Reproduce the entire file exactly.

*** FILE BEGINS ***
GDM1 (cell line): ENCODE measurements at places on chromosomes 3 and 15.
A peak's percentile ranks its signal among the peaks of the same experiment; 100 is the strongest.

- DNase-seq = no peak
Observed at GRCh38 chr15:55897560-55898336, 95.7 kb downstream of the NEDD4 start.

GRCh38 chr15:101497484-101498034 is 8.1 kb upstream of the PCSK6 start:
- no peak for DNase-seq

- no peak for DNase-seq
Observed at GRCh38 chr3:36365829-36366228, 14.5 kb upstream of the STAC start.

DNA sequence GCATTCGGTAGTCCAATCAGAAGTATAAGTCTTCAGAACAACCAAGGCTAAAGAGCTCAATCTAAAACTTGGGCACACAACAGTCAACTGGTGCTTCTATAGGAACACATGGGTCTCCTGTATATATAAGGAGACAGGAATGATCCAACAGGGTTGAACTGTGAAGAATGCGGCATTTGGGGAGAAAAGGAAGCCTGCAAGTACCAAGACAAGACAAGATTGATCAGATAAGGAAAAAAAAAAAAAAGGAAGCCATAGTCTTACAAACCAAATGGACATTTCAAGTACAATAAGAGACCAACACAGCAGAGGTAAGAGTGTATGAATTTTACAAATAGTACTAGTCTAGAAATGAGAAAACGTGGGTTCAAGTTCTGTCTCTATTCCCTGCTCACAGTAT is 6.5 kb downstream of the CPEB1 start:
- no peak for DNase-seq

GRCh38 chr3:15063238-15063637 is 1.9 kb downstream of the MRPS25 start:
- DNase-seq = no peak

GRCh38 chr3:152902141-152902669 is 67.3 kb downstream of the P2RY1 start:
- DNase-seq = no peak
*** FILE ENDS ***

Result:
GDM1 (cell line): ENCODE measurements at places on chromosomes 3 and 15.
A peak's percentile ranks its signal among the peaks of the same experiment; 100 is the strongest.

- DNase-seq = no peak
Observed at GRCh38 chr15:55897560-55898336, 95.7 kb downstream of the NEDD4 start.

GRCh38 chr15:101497484-101498034 is 8.1 kb upstream of the PCSK6 start:
- no peak for DNase-seq

- no peak for DNase-seq
Observed at GRCh38 chr3:36365829-36366228, 14.5 kb upstream of the STAC start.

DNA sequence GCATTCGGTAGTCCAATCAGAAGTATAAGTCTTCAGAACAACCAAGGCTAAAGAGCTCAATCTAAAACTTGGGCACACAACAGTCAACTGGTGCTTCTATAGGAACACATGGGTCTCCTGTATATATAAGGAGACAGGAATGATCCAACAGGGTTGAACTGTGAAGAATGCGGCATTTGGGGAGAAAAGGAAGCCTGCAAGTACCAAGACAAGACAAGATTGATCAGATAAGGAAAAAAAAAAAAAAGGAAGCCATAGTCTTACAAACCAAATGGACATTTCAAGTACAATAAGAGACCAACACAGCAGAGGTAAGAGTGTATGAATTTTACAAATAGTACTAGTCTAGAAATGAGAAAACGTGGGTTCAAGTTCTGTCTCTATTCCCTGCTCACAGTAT is 6.5 kb downstream of the CPEB1 start:
- no peak for DNase-seq

GRCh38 chr3:15063238-15063637 is 1.9 kb downstream of the MRPS25 start:
- DNase-seq = no peak

GRCh38 chr3:152902141-152902669 is 67.3 kb downstream of the P2RY1 start:
- DNase-seq = no peak